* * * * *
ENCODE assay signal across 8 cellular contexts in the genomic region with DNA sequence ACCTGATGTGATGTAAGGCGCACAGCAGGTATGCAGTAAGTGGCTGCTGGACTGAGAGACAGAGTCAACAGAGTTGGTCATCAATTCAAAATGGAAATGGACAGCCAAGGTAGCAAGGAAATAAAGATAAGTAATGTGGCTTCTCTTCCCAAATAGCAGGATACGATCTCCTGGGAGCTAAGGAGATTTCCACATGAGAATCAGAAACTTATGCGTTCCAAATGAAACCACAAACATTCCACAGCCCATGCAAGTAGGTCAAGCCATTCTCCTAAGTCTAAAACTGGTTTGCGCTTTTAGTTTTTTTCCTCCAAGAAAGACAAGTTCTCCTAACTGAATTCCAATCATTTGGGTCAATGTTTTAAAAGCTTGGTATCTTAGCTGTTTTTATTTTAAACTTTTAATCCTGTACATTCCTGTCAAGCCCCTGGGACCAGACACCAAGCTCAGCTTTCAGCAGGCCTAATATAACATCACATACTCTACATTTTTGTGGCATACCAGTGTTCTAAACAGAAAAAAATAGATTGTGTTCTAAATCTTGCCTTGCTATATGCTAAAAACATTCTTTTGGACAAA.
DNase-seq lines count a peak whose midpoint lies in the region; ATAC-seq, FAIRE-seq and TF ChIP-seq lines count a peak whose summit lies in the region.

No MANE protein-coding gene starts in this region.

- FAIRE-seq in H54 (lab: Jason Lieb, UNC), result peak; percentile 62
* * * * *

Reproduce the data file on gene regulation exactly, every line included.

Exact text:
ENCODE assay signal across 8 cellular contexts in the genomic region with DNA sequence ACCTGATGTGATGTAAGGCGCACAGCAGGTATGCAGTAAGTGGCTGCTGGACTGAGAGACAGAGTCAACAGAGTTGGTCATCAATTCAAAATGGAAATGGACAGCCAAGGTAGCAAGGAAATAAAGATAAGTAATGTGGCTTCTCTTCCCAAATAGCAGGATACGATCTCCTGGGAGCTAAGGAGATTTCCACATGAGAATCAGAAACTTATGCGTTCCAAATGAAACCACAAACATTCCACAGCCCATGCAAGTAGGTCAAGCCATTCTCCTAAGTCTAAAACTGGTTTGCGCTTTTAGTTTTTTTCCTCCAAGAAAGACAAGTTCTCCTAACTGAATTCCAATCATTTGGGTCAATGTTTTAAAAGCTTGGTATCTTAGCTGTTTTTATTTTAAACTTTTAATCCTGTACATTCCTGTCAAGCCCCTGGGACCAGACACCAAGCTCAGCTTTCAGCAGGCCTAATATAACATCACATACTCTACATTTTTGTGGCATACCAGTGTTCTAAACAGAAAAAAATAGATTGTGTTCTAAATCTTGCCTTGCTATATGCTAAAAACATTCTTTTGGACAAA.
DNase-seq lines count a peak whose midpoint lies in the region; ATAC-seq, FAIRE-seq and TF ChIP-seq lines count a peak whose summit lies in the region.

No MANE protein-coding gene starts in this region.

- FAIRE-seq in H54 (lab: Jason Lieb, UNC), result peak; percentile 62